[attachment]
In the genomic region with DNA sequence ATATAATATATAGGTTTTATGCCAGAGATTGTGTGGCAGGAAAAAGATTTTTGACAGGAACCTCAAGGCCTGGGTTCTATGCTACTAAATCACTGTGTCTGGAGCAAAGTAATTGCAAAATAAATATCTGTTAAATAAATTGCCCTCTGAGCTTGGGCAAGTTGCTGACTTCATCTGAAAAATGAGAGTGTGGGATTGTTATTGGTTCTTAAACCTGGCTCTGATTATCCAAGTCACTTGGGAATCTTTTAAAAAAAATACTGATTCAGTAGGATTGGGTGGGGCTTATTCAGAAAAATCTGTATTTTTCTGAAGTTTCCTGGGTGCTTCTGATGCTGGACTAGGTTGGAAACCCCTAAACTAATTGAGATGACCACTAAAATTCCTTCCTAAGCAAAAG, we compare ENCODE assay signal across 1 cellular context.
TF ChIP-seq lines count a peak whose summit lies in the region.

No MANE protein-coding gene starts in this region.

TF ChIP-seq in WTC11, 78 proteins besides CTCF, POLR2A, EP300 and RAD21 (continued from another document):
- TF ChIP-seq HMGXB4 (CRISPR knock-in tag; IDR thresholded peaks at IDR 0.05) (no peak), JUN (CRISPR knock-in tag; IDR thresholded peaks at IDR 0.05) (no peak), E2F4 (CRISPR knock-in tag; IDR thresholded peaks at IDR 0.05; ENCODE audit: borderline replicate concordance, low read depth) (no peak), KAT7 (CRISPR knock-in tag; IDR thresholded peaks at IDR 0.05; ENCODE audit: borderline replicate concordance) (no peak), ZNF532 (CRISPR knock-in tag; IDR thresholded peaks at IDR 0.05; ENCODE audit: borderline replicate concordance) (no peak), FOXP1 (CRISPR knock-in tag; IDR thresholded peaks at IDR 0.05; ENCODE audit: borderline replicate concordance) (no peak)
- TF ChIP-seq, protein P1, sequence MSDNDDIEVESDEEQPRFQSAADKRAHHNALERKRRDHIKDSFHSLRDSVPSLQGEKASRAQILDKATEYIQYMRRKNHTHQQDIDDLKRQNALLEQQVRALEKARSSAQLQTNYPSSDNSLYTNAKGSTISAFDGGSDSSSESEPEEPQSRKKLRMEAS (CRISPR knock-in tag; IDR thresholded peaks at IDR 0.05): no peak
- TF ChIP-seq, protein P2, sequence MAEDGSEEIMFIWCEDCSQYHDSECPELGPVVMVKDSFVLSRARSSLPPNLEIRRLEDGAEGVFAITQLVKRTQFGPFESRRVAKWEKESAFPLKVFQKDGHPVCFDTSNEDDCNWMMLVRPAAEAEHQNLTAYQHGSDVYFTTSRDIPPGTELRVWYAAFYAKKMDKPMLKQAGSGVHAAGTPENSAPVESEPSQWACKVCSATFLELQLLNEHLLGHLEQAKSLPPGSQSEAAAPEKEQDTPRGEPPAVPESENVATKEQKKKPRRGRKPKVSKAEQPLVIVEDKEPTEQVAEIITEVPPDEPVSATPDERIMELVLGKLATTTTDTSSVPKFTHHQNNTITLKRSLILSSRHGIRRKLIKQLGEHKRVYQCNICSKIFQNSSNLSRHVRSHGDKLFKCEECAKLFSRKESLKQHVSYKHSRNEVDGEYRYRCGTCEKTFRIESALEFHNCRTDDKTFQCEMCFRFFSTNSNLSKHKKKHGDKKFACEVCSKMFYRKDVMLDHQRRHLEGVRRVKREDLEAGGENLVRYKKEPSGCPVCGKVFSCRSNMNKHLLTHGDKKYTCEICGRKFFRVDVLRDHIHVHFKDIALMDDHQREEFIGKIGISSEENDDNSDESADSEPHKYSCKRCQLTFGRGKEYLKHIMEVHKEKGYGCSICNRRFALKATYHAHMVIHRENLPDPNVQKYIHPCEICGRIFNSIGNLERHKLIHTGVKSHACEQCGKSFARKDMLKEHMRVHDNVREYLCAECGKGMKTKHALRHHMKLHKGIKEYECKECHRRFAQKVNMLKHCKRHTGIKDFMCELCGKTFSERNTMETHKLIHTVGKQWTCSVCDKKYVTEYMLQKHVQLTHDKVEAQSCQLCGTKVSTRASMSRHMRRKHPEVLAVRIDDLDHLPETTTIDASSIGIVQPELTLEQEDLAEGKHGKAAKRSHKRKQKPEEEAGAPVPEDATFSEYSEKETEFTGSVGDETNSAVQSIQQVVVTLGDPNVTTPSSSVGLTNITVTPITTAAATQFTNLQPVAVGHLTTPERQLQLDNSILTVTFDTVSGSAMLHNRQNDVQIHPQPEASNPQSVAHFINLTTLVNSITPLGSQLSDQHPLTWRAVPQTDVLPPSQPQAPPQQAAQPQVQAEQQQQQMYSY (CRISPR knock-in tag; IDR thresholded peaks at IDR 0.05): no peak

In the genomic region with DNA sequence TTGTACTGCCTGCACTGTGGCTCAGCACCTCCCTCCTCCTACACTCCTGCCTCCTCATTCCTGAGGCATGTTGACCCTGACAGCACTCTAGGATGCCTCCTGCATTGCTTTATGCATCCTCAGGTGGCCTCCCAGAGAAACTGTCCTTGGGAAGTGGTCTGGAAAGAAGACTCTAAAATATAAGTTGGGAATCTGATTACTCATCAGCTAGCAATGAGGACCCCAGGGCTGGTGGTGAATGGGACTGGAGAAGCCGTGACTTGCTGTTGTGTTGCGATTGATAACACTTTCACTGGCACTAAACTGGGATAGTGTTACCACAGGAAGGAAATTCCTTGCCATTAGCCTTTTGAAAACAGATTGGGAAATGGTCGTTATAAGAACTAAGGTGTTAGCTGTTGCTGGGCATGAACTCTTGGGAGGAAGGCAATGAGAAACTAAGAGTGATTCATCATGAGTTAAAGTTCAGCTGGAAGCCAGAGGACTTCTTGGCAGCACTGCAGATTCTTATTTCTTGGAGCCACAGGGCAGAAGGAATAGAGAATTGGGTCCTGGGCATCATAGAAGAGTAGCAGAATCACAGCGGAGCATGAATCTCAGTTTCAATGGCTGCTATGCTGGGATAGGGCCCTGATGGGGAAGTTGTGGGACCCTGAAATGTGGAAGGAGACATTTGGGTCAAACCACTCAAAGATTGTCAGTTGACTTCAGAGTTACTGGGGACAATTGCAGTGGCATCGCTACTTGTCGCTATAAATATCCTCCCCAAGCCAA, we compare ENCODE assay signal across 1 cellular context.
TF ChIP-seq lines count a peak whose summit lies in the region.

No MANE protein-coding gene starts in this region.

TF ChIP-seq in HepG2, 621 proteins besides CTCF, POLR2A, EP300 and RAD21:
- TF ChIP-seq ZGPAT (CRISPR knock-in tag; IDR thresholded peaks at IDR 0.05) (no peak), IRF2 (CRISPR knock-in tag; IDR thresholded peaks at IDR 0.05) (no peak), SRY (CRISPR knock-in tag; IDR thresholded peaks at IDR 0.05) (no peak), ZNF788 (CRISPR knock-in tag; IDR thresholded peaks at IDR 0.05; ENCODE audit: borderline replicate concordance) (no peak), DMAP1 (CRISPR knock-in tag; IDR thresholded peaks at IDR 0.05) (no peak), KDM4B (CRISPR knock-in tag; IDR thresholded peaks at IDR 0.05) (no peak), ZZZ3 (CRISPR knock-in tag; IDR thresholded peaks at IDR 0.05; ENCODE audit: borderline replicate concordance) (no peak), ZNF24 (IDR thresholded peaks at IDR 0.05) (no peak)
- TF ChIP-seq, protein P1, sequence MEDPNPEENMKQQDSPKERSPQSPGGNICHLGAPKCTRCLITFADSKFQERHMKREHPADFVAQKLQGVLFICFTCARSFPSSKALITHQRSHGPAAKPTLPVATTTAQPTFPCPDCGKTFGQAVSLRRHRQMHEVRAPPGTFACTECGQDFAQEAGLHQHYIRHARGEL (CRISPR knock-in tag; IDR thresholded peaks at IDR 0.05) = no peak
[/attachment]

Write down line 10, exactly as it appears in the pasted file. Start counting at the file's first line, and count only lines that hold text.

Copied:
No MANE protein-coding gene starts in this region.